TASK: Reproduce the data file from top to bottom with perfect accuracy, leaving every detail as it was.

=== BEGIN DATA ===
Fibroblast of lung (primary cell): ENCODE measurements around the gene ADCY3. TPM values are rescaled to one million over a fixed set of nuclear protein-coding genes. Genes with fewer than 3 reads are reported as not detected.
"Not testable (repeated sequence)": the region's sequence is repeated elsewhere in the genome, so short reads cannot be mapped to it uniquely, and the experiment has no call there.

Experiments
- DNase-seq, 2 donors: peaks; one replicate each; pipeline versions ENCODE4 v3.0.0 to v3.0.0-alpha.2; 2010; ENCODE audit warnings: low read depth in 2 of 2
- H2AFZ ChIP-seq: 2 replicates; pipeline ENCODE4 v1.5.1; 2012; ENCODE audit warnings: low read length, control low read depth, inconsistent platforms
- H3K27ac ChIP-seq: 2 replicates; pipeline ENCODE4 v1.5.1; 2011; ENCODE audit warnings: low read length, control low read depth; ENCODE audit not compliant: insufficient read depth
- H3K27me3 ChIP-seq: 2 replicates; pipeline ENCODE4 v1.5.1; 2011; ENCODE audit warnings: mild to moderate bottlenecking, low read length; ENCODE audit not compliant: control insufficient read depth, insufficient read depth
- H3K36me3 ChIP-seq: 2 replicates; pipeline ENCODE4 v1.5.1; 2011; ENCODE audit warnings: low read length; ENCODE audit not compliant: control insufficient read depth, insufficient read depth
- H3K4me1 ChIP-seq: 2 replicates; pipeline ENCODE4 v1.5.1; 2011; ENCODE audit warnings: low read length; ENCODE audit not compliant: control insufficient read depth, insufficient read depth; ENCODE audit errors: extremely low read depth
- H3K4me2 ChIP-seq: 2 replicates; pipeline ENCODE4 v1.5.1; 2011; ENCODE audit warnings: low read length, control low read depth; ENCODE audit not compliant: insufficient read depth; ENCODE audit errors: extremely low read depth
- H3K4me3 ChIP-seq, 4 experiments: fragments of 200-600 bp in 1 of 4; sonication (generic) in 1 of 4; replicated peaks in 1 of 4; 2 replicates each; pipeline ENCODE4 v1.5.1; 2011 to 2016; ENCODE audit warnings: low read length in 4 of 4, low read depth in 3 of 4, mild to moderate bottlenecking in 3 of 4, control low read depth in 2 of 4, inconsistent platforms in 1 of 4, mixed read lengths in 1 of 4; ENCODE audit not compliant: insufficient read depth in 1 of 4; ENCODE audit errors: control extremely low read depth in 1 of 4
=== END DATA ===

Fibroblast of lung (primary cell): ENCODE measurements around the gene ADCY3. TPM values are rescaled to one million over a fixed set of nuclear protein-coding genes. Genes with fewer than 3 reads are reported as not detected.
"Not testable (repeated sequence)": the region's sequence is repeated elsewhere in the genome, so short reads cannot be mapped to it uniquely, and the experiment has no call there.

Experiments
- DNase-seq, 2 donors: peaks; one replicate each; pipeline versions ENCODE4 v3.0.0 to v3.0.0-alpha.2; 2010; ENCODE audit warnings: low read depth in 2 of 2
- H2AFZ ChIP-seq: 2 replicates; pipeline ENCODE4 v1.5.1; 2012; ENCODE audit warnings: low read length, control low read depth, inconsistent platforms
- H3K27ac ChIP-seq: 2 replicates; pipeline ENCODE4 v1.5.1; 2011; ENCODE audit warnings: low read length, control low read depth; ENCODE audit not compliant: insufficient read depth
- H3K27me3 ChIP-seq: 2 replicates; pipeline ENCODE4 v1.5.1; 2011; ENCODE audit warnings: mild to moderate bottlenecking, low read length; ENCODE audit not compliant: control insufficient read depth, insufficient read depth
- H3K36me3 ChIP-seq: 2 replicates; pipeline ENCODE4 v1.5.1; 2011; ENCODE audit warnings: low read length; ENCODE audit not compliant: control insufficient read depth, insufficient read depth
- H3K4me1 ChIP-seq: 2 replicates; pipeline ENCODE4 v1.5.1; 2011; ENCODE audit warnings: low read length; ENCODE audit not compliant: control insufficient read depth, insufficient read depth; ENCODE audit errors: extremely low read depth
- H3K4me2 ChIP-seq: 2 replicates; pipeline ENCODE4 v1.5.1; 2011; ENCODE audit warnings: low read length, control low read depth; ENCODE audit not compliant: insufficient read depth; ENCODE audit errors: extremely low read depth
- H3K4me3 ChIP-seq, 4 experiments: fragments of 200-600 bp in 1 of 4; sonication (generic) in 1 of 4; replicated peaks in 1 of 4; 2 replicates each; pipeline ENCODE4 v1.5.1; 2011 to 2016; ENCODE audit warnings: low read length in 4 of 4, low read depth in 3 of 4, mild to moderate bottlenecking in 3 of 4, control low read depth in 2 of 4, inconsistent platforms in 1 of 4, mixed read lengths in 1 of 4; ENCODE audit not compliant: insufficient read depth in 1 of 4; ENCODE audit errors: control extremely low read depth in 1 of 4